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dc.contributor.authorWalsh, David A
dc.date.accessioned2022-04-25T13:40:33Z
dc.date.available2022-04-25T13:40:33Z
dc.date.issued2011-09
dc.identifier.citationAshraf, S., Mapp, P. I. and Walsh, D. A. (2011) ‘Contributions of angiogenesis to inflammation, joint damage, and pain in a rat model of osteoarthritis’, ARTHRITIS AND RHEUMATISM -ATLANTA-, 1 January, pp. 2700–2710.en_US
dc.identifier.urihttp://hdl.handle.net/20.500.12904/15375
dc.description.abstractObjective: To determine the contributions of angiogenesis to inflammation, joint damage, and pain behavior in a rat meniscal transection model of osteoarthritis (OA). Methods: OA was induced in male Lewis rats (n=8 per group) by meniscal transection. Animals were orally dosed with dexamethasone (0.1 mg/kg/day), indomethacin (2 mg/kg/day), or the specific angiogenesis inhibitor PPI-2458 (5 mg/kg every other day). Controls consisted of naive and vehicle-treated rats. Synovial inflammation was measured as the macrophage fractional area (expressed as the percentage), thickness of the synovial lining, and joint swelling. Synovial angiogenesis was measured using the endothelial cell proliferation index and vascular density. Channels positive for vessels at the osteochondral junction were assessed (osteochondral angiogenesis). Medial tibial plateaus were assessed for chondropathy, osteophytosis, and channels crossing the osteochondral junction. Pain behavior was measured as weight-bearing asymmetry. Results: Dexamethasone and indomethacin each reduced pain behavior, synovial inflammation, and synovial angiogenesis 35 days after meniscal transection. Dexamethasone reduced, but indomethacin had no significant effect on, the total joint damage score. PPI-2458 treatment reduced synovial and osteochondral angiogenesis, synovial inflammation, joint damage, and pain behavior. Conclusion: Our findings indicate that synovial inflammation and joint damage are closely associated with pain behavior in the meniscal transection model of OA. Inhibition of angiogenesis may reduce pain behavior both by reducing synovitis and by preventing structural change. Targeting angiogenesis could therefore prove useful in reducing pain and structural damage in OA.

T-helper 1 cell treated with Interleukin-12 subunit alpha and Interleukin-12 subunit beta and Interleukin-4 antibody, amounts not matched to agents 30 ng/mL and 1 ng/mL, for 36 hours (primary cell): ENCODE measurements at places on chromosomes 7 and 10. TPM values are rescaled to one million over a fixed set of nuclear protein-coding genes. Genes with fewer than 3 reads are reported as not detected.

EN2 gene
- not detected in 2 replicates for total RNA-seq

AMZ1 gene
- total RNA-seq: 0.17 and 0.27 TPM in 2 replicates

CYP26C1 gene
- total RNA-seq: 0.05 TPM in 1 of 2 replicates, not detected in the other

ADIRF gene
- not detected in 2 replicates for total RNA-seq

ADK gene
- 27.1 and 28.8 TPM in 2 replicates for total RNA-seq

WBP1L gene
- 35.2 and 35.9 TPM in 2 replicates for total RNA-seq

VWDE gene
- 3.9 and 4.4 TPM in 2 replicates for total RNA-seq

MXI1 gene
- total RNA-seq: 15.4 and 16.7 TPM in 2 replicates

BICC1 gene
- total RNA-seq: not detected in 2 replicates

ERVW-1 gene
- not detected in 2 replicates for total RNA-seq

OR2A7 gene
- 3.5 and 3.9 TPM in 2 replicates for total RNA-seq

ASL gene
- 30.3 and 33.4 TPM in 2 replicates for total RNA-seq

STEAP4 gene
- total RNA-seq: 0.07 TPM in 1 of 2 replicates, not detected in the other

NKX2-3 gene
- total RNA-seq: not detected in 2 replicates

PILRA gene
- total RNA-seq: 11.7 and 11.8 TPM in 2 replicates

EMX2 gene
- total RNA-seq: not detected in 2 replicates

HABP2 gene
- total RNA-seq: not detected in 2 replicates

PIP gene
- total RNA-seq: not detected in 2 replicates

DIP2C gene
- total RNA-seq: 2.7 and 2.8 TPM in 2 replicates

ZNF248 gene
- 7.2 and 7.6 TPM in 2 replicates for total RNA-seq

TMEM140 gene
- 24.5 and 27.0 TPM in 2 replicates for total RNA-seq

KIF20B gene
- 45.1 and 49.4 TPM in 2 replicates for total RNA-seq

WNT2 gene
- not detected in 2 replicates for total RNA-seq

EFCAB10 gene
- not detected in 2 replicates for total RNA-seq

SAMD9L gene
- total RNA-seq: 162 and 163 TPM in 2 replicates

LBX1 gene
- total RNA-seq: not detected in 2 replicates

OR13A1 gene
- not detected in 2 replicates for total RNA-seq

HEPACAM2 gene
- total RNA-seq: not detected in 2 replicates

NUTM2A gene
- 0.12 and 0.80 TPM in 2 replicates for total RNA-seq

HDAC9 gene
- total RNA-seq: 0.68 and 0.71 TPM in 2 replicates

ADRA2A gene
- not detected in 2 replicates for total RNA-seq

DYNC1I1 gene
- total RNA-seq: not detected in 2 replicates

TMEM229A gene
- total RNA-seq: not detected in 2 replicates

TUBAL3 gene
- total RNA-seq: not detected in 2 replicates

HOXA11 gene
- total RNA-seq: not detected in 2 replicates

dc.publisherArthritis and Rheumatismen_US
dc.subjectAngiogenesisen_US
dc.subjectJoint damageen_US
dc.subjectPainen_US
dc.subjectOsteoarthritisen_US
dc.title. Contributions of angiogenesis to inflammation, joint damage and pain in a rat model of osteoarthritisen_US
dc.typeArticleen_US
rioxxterms.funderDefault funderen_US
rioxxterms.identifier.projectDefault projecten_US
rioxxterms.versionNAen_US
rioxxterms.versionofrecord10.1002/art.30422en_US
rioxxterms.typeJournal Article/Reviewen_US
refterms.panelUnspecifieden_US
html.description.abstractObjective: To determine the contributions of angiogenesis to inflammation, joint damage, and pain behavior in a rat meniscal transection model of osteoarthritis (OA). Methods: OA was induced in male Lewis rats (n=8 per group) by meniscal transection. Animals were orally dosed with dexamethasone (0.1 mg/kg/day), indomethacin (2 mg/kg/day), or the specific angiogenesis inhibitor PPI-2458 (5 mg/kg every other day). Controls consisted of naive and vehicle-treated rats. Synovial inflammation was measured as the macrophage fractional area (expressed as the percentage), thickness of the synovial lining, and joint swelling. Synovial angiogenesis was measured using the endothelial cell proliferation index and vascular density. Channels positive for vessels at the osteochondral junction were assessed (osteochondral angiogenesis). Medial tibial plateaus were assessed for chondropathy, osteophytosis, and channels crossing the osteochondral junction. Pain behavior was measured as weight-bearing asymmetry. Results: Dexamethasone and indomethacin each reduced pain behavior, synovial inflammation, and synovial angiogenesis 35 days after meniscal transection. Dexamethasone reduced, but indomethacin had no significant effect on, the total joint damage score. PPI-2458 treatment reduced synovial and osteochondral angiogenesis, synovial inflammation, joint damage, and pain behavior. Conclusion: Our findings indicate that synovial inflammation and joint damage are closely associated with pain behavior in the meniscal transection model of OA. Inhibition of angiogenesis may reduce pain behavior both by reducing synovitis and by preventing structural change. Targeting angiogenesis could therefore prove useful in reducing pain and structural damage in OA.en_US
rioxxterms.funder.project94a427429a5bcfef7dd04c33360d80cden_US


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